Auberry says women drivers may face challenges with balancing work and family, safety concerns, and gender discrimination.

She adds, however, that the physical demands of the job shouldn’t deter women from considering truck driving as a profession. She says she can teach the correct physical techniques to all types of bodies from short to tall and petite to large.

Bosma, at Fast Way Freight, says women may find some physical aspects of the job challenging, but tools are available to make some aspects easier. He says Fast Way Freight has been investing in electric pallet jacks to assist lifting and lowering freight instead of manual jacks.

“We do a lot of training on working smarter, not harder. We try to get all the tools we can to make the job safer and a little less physical,” Bosma says.

Auberry says automatic-transmission trucks have helped make driving easier as well.

Bosma adds that automated shifting trucks are more comfortable to drive than manuals and are comparable to driving a motor home with air conditioning, heat, and Bluetooth technology.

Boudreau, at Drive509 says, “There’s no-touch freight where essentially you just back up to a trailer and drive it from one place to the other. You put it down, then go get another trailer. So, you don’t have to touch anything.”

While driver shortages have been reported for decades, the American Trucking Associations estimates the industry was short 80,000 drivers in October, a number that could rise to 160,000 by 2030—a shortage fueled both by retirements and turnover.

The average age of drivers at Fast Way Freight is 50, says Bosma. A number of older drivers have retired in the last couple of years, he adds.

Boudreau says employers are offering bonuses and have increased starting wages to attract drivers to work for their companies, however he hasn’t noticed any efforts to target women specifically to work in trucking.

Both Bosma and Auberry suggest introducing children to the trucking industry as a career possibility and to keep interest up as more truckers retire in the coming years.

“I want to let girls know this is an option for a career,” Auberry says.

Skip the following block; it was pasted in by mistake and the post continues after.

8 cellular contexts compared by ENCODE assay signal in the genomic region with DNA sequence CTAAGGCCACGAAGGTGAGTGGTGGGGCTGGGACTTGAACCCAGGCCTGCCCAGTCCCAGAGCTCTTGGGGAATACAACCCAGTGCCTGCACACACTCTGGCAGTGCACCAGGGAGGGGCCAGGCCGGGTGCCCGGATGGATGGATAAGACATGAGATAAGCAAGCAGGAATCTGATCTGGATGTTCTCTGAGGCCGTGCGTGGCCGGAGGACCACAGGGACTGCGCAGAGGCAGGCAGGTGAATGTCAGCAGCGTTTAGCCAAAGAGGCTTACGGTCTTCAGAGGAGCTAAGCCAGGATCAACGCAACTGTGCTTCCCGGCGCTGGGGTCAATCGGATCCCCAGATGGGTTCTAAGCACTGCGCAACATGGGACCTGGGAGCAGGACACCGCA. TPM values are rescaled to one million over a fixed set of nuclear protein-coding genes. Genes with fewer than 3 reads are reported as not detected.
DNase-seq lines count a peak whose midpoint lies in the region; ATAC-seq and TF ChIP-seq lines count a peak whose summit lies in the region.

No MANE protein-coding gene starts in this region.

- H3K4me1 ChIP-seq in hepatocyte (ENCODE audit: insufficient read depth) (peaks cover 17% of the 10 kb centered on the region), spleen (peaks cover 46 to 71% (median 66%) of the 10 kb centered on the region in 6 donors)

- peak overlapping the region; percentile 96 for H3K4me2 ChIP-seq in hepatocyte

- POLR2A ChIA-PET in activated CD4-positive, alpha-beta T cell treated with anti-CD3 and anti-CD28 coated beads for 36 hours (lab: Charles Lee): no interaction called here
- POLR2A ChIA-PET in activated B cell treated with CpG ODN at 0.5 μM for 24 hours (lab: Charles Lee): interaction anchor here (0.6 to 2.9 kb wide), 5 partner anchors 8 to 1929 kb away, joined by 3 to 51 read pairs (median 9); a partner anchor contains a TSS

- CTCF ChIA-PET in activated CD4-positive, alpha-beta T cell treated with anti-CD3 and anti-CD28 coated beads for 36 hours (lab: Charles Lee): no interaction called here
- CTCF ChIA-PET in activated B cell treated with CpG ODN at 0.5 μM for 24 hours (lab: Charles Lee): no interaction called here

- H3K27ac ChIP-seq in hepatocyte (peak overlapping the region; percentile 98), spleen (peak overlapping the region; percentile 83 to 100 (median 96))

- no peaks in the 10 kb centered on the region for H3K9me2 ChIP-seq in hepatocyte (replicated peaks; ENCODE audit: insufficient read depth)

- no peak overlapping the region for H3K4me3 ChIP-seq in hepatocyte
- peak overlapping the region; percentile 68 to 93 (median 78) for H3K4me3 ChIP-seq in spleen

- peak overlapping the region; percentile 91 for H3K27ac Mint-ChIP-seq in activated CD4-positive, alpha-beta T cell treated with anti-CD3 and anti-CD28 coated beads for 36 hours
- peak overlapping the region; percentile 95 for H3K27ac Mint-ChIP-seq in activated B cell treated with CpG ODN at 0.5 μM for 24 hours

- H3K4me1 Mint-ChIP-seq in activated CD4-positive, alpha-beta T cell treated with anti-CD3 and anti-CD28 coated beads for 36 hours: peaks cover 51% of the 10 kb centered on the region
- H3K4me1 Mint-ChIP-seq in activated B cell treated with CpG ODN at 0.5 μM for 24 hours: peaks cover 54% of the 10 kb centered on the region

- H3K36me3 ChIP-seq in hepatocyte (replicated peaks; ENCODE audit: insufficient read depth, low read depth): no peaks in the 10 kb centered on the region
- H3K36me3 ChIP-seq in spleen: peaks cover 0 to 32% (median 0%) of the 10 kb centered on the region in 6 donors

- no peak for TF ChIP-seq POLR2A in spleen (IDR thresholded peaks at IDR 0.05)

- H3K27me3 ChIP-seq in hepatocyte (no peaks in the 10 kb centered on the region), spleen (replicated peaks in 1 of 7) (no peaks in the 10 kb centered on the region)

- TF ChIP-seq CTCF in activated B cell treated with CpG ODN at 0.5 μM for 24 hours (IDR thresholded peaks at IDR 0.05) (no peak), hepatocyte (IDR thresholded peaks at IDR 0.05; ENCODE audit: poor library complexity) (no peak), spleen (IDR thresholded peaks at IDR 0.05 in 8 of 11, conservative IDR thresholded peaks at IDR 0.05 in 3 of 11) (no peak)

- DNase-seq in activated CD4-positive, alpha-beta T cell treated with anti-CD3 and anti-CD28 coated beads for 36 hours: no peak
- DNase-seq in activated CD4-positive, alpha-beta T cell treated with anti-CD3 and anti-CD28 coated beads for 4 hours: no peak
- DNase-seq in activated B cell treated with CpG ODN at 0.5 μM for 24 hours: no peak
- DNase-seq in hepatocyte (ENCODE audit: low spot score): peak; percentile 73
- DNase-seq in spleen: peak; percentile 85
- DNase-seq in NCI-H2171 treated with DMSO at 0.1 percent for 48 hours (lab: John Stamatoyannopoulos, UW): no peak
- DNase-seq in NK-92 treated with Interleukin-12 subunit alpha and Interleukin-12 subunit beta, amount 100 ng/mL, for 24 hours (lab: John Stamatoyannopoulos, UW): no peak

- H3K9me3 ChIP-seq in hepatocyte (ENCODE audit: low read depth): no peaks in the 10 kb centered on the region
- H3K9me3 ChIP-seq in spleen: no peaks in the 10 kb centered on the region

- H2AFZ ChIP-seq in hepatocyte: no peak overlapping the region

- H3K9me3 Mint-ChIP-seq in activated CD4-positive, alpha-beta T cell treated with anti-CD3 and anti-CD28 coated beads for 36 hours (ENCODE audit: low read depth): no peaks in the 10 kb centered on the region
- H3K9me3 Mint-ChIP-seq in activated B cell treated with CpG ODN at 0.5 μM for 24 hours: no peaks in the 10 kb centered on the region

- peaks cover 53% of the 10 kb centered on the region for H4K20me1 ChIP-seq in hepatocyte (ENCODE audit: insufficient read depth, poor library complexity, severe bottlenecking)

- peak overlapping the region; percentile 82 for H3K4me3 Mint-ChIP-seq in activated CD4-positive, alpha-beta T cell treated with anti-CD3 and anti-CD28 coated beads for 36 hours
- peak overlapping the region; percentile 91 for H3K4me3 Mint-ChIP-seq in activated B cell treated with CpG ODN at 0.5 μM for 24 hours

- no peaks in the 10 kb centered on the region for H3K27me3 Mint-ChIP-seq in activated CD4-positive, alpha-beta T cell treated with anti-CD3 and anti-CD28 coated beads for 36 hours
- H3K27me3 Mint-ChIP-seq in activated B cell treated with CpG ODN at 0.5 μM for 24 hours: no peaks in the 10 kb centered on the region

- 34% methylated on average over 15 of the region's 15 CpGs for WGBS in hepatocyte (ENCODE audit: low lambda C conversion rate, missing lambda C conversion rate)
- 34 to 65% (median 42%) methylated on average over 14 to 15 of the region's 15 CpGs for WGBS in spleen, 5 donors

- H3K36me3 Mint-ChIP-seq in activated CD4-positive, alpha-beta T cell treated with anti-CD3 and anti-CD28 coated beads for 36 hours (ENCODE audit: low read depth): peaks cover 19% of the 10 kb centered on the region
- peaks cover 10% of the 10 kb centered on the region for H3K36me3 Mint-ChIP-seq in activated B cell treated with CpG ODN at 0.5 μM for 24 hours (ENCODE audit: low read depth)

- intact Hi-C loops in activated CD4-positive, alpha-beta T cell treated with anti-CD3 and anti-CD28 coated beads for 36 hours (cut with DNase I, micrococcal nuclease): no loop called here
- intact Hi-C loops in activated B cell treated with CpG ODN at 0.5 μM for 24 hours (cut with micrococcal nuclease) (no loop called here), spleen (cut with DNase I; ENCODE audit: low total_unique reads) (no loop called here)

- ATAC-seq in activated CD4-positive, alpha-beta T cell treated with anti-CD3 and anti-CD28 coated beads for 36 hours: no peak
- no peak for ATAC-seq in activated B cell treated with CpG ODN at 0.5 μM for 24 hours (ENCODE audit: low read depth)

Bosma adds that unfortunately, over the last 20 or 30 years, society has told high school kids “Hey you need to go to college and get an education. You don’t want to end up being a truck driver.”

Boudreau says, however, having a commercial driver’s license provides a decent opportunity to earn a living right out of school.

With driver safety an additional concern, both Boudreau and Auberry agree that, while women constitute a small percentage of truckers on the road, they exhibit safer behavior behind the wheel.

“Women make good drivers because we’re good at multitasking,” Auberry says, laughing.

Boudreau contends some of his best students have been women.

“They’re good at listening and taking direction to learn,” he says. “A lot of times, the women are more open to the training.”

Auberry adds that truck driving is a good career for minority women too.

Boudreau agrees, adding that people from different countries around the world can get a commercial driver’s license and begin earning a decent wage.

“It takes 20 days to take that CDL and start a career making $60,000 a year,” Boudreau says.

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Erica Bullock
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Reporter Erica Bullock has worked at the Journal since 2019 and covers real estate and construction. She is a craft beer enthusiast, who loves to garden and go camping with friends.